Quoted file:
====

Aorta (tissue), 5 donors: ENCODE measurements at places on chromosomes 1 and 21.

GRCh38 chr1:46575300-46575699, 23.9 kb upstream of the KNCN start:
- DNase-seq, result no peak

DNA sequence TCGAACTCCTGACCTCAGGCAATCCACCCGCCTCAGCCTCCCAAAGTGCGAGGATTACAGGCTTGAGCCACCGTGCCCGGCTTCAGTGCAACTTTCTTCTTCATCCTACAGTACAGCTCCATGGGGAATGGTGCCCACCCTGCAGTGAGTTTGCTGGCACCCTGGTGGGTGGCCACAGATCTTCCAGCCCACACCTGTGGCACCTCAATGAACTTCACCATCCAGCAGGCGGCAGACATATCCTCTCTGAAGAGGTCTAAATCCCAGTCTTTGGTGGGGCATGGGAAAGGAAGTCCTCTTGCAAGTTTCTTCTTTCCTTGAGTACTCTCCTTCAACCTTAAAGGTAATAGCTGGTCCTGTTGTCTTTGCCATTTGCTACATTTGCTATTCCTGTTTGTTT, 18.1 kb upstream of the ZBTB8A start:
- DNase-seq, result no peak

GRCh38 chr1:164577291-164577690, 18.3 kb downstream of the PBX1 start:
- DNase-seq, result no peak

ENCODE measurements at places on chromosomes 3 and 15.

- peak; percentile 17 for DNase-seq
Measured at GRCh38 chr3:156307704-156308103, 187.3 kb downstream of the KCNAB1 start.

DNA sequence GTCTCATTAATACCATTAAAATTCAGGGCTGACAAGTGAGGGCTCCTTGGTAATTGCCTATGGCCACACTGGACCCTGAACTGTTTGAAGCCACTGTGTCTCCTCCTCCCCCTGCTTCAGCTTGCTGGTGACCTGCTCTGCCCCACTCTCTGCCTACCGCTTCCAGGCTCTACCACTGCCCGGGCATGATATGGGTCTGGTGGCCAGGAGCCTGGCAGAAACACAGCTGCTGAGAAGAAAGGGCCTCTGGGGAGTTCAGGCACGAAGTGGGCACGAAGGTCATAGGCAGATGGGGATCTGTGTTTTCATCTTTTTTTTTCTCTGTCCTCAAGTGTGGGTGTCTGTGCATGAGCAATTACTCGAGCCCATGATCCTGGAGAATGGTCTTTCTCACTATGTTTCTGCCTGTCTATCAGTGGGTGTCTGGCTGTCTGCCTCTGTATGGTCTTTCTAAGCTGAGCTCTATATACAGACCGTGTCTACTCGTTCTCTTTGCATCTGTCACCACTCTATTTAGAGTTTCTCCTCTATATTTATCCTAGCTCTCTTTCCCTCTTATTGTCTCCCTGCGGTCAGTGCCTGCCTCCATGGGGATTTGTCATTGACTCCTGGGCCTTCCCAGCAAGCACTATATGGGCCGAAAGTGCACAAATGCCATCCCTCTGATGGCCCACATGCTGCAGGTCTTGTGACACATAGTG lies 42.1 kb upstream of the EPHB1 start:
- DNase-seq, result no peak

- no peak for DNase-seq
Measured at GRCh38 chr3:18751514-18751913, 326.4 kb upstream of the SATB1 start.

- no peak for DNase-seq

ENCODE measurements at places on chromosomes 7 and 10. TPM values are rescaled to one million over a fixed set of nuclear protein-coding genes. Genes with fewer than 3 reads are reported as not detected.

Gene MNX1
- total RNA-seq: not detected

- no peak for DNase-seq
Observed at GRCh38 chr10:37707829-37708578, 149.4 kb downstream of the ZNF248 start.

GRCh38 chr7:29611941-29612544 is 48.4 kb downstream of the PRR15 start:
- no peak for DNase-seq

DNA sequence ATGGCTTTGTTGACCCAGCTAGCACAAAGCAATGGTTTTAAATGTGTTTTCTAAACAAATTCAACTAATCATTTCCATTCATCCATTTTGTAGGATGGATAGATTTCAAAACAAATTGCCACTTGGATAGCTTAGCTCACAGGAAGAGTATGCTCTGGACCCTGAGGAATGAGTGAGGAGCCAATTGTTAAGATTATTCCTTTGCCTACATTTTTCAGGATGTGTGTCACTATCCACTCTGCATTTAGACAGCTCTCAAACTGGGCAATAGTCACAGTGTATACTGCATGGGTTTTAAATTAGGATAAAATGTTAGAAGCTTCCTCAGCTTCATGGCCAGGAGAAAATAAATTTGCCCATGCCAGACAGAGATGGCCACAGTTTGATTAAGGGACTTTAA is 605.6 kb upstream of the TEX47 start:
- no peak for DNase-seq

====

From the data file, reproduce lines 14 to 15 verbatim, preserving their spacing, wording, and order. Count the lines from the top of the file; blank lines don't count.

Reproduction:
Measured at GRCh38 chr3:18751514-18751913, 326.4 kb upstream of the SATB1 start.

- no peak for DNase-seq